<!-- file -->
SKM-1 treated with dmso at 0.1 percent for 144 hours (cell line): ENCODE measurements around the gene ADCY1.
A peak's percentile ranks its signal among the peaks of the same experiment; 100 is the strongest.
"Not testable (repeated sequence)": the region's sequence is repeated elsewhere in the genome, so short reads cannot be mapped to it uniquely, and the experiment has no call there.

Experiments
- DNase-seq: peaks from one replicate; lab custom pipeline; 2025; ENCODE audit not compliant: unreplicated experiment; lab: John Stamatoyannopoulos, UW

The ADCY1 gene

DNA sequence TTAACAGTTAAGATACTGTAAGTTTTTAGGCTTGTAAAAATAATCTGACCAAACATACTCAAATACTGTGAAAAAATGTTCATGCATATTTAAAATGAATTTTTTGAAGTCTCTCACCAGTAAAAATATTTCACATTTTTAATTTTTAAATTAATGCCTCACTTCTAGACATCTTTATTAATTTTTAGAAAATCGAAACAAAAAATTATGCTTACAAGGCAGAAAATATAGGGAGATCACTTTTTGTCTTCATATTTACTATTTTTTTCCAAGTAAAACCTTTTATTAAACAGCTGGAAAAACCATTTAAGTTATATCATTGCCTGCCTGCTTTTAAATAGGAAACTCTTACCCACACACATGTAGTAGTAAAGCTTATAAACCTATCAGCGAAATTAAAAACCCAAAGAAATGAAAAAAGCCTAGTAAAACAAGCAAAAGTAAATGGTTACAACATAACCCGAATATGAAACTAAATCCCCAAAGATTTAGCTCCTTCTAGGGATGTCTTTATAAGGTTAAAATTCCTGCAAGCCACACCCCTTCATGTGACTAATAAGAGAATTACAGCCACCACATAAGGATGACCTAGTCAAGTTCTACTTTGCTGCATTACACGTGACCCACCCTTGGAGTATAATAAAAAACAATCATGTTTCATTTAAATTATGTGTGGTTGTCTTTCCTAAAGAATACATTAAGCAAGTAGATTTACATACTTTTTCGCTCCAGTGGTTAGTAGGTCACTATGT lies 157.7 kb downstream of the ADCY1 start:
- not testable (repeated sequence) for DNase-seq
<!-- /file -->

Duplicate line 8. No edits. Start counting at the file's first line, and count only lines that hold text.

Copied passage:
- not testable (repeated sequence) for DNase-seq